First, COVID-19 is novel and therefore was unknown to the first responders – in this case these were the Wuhan medical practitioners and authorities. The disease had no name, it had no unique signature in terms of symptoms, etc., and it came unannounced at a time when other viruses causing some of the same flu-like symptoms were especially active.
Here is how the Wall Street Journal described its arrival in a retrospective account published in March 2020:
“It was on 10 December that Wei Guixian, a seafood merchant in this city’s Hua’nan market, first started to feel sick. Thinking she was getting a cold, she walked to a small local clinic to get some treatment and then went back to work.
Eight days later, the 57-year-old was barely conscious in a hospital bed, one of the first suspected cases in a coronavirus epidemic that has paralyzed China and gripped the global economy” (Page et al. 2020).
Other reports elaborate on Wei’s account:
“I felt a bit tired, but not as tired as previous years,” she told Chinese news outlet The Paper, recalling her initial symptoms. “Every winter, I always suffer from the flu. So I thought it was the flu.” (reported in Brown, 2020).
On 16 December, after initial treatments failed, she checked into Wuhan Union Hospital. On 18 December she was reported as being barely conscious (Page et al., 2020). She survived to tell her story to the Chinese newspaper.
To put this in context, China has on the order of close to 90,000 flu-related excess deaths annually (Li et al., 2019), which, for a city the size of Wuhan (11 million population, equivalent roughly to the population of Los Angeles County in the United States) would be close to 700 deaths per year (compared to about 3,245 influenza and pneumonia deaths per year in Los Angeles County annually). These are deaths, not hospitalizations.
Between 16 December and 27 December (when a cluster was first identified) is a week and a half. This is dramatized by the Wall Street Journal as follows:
“For almost three weeks, doctors struggled to connect the dots between Ms. Wei and other early cases, many of them Hua’nan vendors. Patient after patient reported similar symptoms, but many, like her, visited small, poorly resourced clinics and hospitals. Some patients balked at paying for chest scans; others, including Ms. Wei, refused to be transferred to bigger facilities that were better-equipped to identify infectious diseases.” (Page et al., 2020)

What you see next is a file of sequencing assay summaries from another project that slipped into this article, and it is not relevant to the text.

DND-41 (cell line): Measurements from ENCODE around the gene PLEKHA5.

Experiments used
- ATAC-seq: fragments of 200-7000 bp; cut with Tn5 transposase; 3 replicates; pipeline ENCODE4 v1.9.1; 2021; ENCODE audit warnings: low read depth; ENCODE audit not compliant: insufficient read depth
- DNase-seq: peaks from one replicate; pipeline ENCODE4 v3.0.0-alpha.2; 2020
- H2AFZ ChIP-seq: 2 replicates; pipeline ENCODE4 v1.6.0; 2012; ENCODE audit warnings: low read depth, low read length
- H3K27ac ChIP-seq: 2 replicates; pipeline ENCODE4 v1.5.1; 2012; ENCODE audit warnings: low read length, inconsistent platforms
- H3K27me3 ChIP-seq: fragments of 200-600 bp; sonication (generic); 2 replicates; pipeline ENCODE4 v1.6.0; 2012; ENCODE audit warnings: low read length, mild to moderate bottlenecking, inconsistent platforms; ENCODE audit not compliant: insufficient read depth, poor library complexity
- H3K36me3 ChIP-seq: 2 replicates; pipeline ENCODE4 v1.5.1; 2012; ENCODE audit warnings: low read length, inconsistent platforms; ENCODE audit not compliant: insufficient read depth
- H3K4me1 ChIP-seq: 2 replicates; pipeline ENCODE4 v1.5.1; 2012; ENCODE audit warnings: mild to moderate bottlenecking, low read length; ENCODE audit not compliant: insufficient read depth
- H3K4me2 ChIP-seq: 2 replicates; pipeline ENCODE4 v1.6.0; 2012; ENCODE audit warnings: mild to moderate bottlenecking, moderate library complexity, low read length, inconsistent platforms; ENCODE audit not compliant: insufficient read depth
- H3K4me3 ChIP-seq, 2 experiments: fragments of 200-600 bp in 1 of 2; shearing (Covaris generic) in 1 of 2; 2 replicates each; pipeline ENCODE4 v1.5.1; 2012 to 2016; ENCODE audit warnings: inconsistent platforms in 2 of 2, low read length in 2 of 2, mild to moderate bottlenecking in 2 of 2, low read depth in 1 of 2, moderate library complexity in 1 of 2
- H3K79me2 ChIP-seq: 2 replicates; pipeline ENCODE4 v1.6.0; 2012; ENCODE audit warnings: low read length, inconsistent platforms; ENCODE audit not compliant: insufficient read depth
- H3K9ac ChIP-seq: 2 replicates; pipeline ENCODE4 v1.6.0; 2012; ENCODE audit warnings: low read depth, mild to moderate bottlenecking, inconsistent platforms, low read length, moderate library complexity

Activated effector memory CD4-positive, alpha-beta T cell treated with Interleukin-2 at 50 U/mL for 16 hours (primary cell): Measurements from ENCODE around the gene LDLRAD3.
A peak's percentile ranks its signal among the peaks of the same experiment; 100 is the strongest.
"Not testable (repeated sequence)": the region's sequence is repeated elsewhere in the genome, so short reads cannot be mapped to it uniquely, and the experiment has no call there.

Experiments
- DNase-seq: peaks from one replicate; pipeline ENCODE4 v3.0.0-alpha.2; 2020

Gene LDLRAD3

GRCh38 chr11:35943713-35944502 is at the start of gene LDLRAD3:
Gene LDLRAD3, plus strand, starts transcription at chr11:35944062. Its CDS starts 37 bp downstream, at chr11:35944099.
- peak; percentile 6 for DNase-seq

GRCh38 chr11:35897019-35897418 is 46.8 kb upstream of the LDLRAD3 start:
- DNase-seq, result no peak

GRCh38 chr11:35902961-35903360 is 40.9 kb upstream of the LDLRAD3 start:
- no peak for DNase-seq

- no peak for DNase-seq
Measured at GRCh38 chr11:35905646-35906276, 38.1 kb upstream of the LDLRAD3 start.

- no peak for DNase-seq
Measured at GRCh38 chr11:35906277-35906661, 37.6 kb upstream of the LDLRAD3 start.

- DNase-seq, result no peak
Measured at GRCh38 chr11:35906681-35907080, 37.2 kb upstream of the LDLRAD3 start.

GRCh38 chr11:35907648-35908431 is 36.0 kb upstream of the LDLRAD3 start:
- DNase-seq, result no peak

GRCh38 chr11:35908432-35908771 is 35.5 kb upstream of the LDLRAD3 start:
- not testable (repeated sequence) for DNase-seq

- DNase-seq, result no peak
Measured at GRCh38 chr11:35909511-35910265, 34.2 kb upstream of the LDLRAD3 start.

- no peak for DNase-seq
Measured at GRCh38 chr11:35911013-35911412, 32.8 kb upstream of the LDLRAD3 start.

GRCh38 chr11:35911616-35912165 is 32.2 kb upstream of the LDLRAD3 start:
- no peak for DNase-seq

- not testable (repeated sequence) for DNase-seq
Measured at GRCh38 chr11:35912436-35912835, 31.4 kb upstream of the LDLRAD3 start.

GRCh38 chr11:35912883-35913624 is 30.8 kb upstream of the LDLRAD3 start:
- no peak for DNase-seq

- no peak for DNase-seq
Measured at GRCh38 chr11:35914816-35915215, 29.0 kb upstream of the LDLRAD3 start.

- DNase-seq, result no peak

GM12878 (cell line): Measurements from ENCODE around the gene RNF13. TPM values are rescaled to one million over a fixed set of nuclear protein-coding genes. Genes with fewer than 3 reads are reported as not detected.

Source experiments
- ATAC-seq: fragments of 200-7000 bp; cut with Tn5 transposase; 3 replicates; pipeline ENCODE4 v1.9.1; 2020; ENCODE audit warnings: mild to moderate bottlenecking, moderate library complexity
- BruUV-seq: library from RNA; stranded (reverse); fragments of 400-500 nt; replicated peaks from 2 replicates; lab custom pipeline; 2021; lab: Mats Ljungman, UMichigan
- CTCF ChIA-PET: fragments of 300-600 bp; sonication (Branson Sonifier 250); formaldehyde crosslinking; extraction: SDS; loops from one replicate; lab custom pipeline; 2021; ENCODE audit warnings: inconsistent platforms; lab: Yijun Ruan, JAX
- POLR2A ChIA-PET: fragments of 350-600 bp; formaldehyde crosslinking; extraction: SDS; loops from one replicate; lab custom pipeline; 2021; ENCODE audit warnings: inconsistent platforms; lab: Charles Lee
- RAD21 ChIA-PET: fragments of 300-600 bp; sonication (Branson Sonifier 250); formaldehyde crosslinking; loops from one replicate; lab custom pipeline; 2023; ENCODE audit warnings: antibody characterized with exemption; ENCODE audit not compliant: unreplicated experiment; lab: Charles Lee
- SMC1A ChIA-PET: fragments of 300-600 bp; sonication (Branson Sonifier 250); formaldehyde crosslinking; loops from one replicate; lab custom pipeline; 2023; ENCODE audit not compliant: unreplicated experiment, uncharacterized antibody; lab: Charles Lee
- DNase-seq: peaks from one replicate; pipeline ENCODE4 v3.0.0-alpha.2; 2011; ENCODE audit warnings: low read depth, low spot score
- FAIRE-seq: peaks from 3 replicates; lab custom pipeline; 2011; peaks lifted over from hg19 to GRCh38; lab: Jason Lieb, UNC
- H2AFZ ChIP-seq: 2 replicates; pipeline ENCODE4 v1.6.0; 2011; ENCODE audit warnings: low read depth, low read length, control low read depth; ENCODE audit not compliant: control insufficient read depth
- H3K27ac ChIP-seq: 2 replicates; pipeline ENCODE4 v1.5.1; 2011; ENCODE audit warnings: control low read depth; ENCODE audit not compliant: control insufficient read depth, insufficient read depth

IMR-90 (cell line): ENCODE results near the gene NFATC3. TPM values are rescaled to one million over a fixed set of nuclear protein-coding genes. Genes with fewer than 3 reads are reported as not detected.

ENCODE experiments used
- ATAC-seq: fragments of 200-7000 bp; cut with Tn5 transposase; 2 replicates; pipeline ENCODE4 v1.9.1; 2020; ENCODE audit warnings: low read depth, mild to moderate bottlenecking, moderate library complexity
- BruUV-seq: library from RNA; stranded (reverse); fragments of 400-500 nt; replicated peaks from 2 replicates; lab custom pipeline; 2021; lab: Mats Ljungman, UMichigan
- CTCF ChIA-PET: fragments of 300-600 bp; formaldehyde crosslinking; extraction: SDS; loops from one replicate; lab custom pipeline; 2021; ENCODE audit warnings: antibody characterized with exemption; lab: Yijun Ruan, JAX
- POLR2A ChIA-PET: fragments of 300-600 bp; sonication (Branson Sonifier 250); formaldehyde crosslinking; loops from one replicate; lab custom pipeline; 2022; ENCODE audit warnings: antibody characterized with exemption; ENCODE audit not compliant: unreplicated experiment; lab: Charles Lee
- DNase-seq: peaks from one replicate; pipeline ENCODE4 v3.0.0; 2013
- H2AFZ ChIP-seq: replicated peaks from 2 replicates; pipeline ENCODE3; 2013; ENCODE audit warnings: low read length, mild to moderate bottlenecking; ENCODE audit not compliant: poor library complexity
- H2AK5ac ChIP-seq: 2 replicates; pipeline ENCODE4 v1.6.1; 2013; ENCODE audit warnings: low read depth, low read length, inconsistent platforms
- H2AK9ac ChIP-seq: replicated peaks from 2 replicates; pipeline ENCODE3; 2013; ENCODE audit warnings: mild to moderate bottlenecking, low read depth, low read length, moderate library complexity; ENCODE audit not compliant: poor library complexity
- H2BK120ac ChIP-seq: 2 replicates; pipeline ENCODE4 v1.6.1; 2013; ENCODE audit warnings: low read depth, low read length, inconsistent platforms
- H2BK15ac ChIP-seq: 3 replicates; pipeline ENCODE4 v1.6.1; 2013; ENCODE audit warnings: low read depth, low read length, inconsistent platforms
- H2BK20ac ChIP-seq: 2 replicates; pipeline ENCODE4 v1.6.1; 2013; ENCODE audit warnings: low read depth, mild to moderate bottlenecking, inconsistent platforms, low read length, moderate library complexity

Accordingly, before Wuhan identified a novel disease, we have “patient after patient” (i.e., at least 27) reporting “similar symptoms” (i.e., stubborn flu-like symptoms) to various clinics and hospitals (many poorly resourced – this is, after all, a country with a per capita GDP that is 1/6th that of the United States) in a major metropolitan area, during flu season, over a period of a week and a half (expanded ungenerously to “almost three weeks” by the Wall Street Journal reporters), with no deaths.
Wuhan’s (and by extension, China’s) diagnostic failures, by these accounts, are grave indeed. Or perhaps not. In this regard, Shao Yiming, an official at China’s Center for Disease Control and Prevention, made the following observations (reported in Cohen, 2020b):
“… when you’re first, you move from unknown to known, and then known to reaction. This takes a much longer time: You first have to rule out other known viral and bacterial pathogens from the clusters of similar pneumonia. You have to understand what’s happening and invest a lot to identify the unknown pathogen.
For all the other countries it’s totally different, since they started with a known disease and preliminary knowledge about how to control it.”
That sounds about right.
The Silence of the Spread
Because it was novel, COVID-19 initially confronted a petri dish of a population without antibody protection (this was true in every region of the world it reached) and therefore would have spread at a rate consistent with its basic reproduction number or R0 in a context of a complete absence of interventions to prevent its spread.
Nailing down the basic reproduction number or R0 is a work in progress, but it appears to be at least on the order of 2.5. This is generally in line with similar viruses such as SARS (2–5), MERS (2.7–3.9), and, indeed, the seasonal flu.
- Zhao et al. (2020) placed the R0 at 2.56 (CI of 2.49–2.63).